Summary: Our interviews on values

In the modern world, societies around the world grow deepening connections to one another, requiring a basic understanding of each other. So we wanted to know what other people think on the topic of values, which values they live and thus if we can agree on common values, globally. To get an insight into the values people with different social backgrounds uphold, we interviewed strangers and friends alike and asked them for their spontaneous associations with the term “value”.

All in all the interviewed persons – Germans, Cameroonians, Brazilians and Argentinians – named “love” as their most important value, in the sense of neighborly love or family love. This was also the only value some people saw as an “universal value”. Love brings people together; it provides stability, shows us that we are appreciated for who we are and that we are not alone. Not experiencing love shown to us by others detaches us from those around us on an emotional level: feeling alone and lost, one might withdraw into oneself and seek orientation and appreciation elsewhere – with the possible ultimate consequence of joining extremist groups as a cry for belonging.

But what good are values if we do not live them? We asked the people in which situations they live their values. It resulted in some specific examples, some not that specific examples and some confessions of not really putting one’s values into practice. Why is that? Sometimes it may be laziness. Sometimes even fear, because living our values can mean acting in contra to the masses or even speaking out loud when another person is e.g. acting violently. Thus the matching theory and practice is not easy for many people and without expressing opinions about values in public, no discussion can get started. This leads us to our next topic.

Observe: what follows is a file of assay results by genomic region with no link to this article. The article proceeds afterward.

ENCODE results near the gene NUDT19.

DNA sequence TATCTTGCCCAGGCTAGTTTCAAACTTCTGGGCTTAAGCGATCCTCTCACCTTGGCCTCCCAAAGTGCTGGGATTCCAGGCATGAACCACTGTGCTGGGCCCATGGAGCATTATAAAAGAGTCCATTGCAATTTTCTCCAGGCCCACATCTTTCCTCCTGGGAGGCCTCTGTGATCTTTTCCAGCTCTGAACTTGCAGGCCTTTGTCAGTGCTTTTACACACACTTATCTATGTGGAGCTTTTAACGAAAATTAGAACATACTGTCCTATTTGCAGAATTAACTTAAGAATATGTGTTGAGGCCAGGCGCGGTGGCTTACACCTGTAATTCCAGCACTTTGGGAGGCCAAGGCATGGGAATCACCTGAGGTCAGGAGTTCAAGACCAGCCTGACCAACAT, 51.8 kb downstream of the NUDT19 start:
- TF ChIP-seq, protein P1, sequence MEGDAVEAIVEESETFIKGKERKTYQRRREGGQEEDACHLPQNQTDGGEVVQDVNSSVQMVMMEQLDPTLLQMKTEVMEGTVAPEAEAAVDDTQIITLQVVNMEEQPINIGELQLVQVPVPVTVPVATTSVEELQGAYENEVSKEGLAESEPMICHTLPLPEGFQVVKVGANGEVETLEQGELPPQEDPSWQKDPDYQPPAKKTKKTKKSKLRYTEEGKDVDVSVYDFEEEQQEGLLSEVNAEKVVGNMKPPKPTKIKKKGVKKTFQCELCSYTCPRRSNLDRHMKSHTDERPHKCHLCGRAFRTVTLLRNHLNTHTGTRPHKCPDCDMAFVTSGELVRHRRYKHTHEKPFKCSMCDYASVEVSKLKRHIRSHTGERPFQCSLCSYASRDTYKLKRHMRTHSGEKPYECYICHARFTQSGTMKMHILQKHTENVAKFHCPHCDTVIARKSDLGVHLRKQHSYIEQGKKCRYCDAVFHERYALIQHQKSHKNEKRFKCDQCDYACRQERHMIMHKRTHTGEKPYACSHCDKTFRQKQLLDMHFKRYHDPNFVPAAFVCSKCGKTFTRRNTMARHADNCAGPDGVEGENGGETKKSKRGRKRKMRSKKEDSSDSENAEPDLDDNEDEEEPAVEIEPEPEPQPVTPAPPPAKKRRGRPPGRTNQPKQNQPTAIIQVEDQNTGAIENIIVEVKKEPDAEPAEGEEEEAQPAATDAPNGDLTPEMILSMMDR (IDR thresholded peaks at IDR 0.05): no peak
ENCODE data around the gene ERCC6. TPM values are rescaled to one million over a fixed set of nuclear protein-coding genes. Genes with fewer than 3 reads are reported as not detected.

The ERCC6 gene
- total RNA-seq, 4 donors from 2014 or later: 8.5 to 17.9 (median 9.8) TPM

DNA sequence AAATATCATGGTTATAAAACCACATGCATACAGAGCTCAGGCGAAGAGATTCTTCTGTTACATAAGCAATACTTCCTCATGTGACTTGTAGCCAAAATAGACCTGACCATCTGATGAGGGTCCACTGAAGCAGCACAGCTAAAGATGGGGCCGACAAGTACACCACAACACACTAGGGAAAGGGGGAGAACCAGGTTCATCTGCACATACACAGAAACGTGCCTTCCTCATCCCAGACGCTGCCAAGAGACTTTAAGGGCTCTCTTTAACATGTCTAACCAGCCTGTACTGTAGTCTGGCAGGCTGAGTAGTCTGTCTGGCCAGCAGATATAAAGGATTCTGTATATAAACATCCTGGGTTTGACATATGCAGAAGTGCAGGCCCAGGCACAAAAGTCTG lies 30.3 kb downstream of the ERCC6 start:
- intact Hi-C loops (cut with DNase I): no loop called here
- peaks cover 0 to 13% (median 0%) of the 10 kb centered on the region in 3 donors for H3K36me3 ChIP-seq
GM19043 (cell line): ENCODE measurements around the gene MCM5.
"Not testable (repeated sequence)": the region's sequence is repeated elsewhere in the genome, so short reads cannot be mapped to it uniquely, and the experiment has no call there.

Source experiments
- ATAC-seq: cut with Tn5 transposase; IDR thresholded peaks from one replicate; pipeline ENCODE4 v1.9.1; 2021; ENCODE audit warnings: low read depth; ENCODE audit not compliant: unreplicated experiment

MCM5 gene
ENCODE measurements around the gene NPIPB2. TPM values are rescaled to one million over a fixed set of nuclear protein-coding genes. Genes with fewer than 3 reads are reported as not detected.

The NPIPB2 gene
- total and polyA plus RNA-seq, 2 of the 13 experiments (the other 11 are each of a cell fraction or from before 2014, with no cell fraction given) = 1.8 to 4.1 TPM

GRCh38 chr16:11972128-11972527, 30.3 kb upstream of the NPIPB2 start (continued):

Although all of our interview partners could name values that were important to them (and actually there was a high concordance), some people complained about a decay of values like discipline, respect and community and that young people become more and more egoistic. In our observation this is a generational change in defining those values. While our older interview partners mainly measured respect by the obedience to authorities, the younger ones focussed on accepting other persons the way they are. While community in former times was mainly based on solidarity in the family, many young people live this value more intensively with friends. Of course there is the question left if those values are lived consequently in all parts of life and egoism can be found in many places. We are not providing a nationwide study, not even near to that, but all in all it seems we cannot speak about a “decay” of values. It is more about a reinterpretation – a shift of focus – that is happening automatically as society evolves. The interviews showed us that many young people very much do uphold values, and that they go beyond self-representation: love, nature, peace; values that our grandparents strived and fought for.

Finally it is difficult to discuss about values, if we do not know how the other person is interpreting them. That is why we want to continue our work on values by trying to define some of them.

You are cordially invited to send us your opinion on a value that you wish to.

Lets use this Blog to discuss what should have been discussed long before and what always will have to be discussed in societies. Lets exchange and get a little closer to the so strongly required equal understanding of each other.